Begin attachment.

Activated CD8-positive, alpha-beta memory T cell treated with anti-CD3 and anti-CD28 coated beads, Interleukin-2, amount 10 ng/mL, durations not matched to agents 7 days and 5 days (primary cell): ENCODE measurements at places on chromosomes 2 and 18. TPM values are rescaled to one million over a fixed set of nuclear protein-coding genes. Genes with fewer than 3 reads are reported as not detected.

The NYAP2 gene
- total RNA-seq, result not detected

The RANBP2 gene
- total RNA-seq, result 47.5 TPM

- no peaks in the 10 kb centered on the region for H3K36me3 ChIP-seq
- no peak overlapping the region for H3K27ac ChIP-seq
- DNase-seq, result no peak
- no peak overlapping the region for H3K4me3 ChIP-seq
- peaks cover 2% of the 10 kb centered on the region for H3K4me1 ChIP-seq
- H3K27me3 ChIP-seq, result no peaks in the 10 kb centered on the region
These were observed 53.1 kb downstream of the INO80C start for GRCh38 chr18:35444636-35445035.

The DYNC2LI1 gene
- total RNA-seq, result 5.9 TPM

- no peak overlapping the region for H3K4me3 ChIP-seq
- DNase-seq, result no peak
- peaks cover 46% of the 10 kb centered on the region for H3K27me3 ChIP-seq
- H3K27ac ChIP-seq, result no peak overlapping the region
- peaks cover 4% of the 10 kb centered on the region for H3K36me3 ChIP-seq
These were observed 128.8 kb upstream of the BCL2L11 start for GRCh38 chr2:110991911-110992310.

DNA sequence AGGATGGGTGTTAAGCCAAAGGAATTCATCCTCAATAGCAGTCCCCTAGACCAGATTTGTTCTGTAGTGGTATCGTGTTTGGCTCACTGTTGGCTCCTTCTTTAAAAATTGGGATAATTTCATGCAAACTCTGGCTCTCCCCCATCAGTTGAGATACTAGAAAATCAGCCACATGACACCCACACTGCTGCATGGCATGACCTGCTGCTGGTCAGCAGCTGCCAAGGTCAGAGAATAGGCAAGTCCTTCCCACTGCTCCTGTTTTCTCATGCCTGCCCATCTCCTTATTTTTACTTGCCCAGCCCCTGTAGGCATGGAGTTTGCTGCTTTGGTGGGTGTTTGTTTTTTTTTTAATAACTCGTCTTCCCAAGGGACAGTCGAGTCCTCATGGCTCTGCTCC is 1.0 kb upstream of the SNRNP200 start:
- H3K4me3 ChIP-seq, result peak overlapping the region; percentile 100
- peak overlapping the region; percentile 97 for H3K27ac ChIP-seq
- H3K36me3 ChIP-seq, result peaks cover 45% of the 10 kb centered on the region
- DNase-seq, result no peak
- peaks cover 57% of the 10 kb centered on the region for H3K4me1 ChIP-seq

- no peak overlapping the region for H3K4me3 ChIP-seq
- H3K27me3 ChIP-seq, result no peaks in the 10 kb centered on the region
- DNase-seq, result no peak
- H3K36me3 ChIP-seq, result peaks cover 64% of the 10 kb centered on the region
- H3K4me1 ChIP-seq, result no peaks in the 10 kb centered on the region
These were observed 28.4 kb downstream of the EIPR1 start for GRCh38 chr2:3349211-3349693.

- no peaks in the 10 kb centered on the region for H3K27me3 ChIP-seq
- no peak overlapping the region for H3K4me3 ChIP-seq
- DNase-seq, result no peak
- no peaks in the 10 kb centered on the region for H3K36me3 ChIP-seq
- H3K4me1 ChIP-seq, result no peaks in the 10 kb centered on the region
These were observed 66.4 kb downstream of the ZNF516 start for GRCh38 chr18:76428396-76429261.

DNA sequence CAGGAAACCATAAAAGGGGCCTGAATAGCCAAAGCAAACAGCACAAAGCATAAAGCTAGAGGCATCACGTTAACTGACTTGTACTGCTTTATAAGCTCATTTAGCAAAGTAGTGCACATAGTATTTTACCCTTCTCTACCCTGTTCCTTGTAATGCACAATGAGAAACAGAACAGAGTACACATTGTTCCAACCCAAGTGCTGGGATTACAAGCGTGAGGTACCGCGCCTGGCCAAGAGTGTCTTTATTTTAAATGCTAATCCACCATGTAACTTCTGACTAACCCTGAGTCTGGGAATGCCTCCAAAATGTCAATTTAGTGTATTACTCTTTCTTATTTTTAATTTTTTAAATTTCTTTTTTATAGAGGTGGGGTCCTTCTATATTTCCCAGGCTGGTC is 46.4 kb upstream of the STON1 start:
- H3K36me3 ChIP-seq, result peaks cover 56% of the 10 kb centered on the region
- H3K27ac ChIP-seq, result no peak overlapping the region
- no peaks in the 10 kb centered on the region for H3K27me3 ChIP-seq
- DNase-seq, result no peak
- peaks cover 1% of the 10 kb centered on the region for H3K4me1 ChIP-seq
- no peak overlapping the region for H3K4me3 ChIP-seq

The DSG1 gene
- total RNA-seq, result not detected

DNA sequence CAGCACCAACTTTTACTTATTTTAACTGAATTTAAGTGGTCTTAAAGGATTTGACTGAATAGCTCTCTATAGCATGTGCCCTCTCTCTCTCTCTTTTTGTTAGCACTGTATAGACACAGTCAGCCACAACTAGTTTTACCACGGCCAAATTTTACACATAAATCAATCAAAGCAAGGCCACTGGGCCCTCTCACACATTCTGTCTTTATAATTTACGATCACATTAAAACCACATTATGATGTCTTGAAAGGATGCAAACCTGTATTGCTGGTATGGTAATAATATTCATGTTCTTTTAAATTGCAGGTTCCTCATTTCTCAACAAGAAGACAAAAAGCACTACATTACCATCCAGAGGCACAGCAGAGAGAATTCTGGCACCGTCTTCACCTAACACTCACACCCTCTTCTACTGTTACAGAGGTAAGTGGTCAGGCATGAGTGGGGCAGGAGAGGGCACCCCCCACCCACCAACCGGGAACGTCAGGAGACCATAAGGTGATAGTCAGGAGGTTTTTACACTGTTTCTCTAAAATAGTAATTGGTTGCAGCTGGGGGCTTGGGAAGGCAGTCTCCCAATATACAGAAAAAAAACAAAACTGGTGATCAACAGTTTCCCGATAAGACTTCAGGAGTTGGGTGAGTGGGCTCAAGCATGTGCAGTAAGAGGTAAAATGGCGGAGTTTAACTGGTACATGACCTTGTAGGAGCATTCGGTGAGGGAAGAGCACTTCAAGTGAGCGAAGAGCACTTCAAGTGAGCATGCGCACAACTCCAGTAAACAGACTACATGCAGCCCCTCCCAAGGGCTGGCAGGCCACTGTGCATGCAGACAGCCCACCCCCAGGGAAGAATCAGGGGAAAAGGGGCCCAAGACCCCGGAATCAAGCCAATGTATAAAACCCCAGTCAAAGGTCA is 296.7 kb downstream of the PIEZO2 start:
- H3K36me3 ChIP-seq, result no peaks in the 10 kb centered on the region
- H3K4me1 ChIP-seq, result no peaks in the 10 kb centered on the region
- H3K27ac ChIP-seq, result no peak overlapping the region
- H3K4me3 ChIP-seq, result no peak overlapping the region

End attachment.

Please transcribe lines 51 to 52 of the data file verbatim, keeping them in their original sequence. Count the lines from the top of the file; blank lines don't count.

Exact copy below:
- H3K27ac ChIP-seq, result no peak overlapping the region
- H3K4me3 ChIP-seq, result no peak overlapping the region